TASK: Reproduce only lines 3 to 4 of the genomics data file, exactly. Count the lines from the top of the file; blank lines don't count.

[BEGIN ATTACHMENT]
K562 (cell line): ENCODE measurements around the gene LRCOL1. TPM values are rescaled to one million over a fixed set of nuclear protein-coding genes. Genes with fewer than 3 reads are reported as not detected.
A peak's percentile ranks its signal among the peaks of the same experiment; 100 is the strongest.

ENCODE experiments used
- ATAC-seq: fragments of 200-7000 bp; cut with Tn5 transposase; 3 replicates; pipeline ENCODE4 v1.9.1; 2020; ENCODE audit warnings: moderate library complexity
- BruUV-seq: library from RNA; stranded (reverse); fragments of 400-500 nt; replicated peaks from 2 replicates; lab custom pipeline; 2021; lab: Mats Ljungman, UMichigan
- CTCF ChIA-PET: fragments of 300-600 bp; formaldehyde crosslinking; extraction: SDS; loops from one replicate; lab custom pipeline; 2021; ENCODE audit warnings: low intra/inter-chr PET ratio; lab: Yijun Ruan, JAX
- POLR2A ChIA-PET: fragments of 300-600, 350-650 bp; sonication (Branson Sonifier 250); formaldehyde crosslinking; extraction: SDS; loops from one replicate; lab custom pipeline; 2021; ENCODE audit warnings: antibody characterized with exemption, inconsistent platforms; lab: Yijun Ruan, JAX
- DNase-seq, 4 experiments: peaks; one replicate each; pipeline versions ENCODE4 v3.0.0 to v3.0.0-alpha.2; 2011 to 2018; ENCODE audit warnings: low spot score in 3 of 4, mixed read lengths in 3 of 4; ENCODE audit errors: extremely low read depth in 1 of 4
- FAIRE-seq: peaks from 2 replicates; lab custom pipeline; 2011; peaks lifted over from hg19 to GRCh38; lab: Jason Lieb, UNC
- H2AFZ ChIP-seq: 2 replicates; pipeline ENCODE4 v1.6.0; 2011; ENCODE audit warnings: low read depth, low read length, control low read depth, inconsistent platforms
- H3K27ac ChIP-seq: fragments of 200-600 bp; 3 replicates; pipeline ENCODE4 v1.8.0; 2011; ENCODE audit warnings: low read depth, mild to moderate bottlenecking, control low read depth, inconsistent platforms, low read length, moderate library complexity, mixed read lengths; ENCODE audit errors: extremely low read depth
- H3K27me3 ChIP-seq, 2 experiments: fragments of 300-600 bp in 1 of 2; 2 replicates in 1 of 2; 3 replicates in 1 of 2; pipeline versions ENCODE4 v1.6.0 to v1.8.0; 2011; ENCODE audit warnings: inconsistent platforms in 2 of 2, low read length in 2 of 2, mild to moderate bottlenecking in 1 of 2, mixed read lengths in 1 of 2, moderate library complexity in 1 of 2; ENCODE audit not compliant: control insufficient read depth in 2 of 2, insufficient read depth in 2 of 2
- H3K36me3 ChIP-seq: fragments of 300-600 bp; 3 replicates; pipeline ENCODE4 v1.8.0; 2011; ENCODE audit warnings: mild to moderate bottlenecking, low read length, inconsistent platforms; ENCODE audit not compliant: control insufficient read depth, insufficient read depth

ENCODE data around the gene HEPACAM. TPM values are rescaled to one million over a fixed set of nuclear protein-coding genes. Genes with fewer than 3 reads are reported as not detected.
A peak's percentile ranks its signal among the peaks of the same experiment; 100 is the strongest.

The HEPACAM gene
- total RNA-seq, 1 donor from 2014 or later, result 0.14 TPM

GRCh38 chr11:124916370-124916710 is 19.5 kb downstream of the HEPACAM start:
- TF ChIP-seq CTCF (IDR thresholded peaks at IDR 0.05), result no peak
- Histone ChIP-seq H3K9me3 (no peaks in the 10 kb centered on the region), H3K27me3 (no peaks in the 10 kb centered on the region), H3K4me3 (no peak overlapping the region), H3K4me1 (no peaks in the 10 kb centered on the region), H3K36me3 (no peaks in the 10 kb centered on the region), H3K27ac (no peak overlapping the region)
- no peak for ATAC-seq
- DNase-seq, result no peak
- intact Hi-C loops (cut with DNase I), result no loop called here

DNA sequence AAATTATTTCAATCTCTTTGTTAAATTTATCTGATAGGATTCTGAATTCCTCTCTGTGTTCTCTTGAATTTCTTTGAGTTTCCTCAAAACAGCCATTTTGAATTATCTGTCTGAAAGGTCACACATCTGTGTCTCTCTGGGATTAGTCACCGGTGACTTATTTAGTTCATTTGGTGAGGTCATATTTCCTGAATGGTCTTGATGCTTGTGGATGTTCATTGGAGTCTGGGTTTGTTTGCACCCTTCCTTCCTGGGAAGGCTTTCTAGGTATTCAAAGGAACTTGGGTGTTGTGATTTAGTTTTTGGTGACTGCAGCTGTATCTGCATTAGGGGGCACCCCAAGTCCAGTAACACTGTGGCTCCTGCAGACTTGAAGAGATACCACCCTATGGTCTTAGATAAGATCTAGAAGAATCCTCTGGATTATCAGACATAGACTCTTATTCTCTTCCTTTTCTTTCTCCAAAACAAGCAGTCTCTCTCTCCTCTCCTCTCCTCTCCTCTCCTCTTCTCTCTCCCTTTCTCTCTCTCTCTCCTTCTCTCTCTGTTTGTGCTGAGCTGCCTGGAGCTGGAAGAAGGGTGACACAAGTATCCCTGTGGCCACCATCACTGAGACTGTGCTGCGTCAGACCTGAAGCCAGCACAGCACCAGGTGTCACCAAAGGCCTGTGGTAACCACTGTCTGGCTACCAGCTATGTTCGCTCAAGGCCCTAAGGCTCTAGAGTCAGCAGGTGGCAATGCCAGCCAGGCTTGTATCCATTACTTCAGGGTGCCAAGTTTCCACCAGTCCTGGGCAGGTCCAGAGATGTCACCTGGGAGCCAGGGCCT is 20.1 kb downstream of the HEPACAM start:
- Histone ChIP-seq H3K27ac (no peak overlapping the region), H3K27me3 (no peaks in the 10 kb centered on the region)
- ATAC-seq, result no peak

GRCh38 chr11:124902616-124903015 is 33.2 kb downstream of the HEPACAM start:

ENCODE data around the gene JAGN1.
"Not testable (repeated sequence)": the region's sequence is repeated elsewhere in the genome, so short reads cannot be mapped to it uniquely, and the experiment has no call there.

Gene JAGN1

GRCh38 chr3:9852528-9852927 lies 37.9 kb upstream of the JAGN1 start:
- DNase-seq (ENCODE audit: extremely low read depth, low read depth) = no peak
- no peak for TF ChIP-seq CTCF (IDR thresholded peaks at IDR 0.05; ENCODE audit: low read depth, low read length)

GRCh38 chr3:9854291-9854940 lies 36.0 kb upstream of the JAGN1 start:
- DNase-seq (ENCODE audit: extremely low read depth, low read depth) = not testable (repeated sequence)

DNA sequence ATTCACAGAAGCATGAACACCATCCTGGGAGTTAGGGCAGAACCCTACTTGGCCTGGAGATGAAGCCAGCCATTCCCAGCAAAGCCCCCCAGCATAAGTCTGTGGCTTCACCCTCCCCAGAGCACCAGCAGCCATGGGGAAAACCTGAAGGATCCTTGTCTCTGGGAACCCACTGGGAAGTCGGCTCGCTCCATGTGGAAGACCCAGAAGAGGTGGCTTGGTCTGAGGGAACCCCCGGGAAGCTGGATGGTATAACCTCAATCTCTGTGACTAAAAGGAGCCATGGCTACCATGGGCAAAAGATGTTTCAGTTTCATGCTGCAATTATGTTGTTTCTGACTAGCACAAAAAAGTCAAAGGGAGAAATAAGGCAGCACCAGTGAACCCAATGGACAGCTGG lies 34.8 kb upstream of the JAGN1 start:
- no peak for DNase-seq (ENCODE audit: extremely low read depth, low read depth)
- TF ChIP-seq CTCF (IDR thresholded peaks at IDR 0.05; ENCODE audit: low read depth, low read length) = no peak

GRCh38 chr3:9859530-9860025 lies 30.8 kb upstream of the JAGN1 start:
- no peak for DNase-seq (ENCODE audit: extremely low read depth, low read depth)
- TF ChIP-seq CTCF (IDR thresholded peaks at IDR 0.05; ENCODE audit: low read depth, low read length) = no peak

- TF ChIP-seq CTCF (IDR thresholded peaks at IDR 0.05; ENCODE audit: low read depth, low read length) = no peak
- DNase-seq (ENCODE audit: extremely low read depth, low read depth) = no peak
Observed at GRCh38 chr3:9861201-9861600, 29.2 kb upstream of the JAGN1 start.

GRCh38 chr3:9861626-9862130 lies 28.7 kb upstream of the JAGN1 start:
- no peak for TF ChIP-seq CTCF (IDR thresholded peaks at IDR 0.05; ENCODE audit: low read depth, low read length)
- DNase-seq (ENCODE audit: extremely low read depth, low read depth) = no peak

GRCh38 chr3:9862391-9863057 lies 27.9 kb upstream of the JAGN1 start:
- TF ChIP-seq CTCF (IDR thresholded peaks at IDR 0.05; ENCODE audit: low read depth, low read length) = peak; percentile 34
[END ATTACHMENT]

ENCODE experiments used
- ATAC-seq: fragments of 200-7000 bp; cut with Tn5 transposase; 3 replicates; pipeline ENCODE4 v1.9.1; 2020; ENCODE audit warnings: moderate library complexity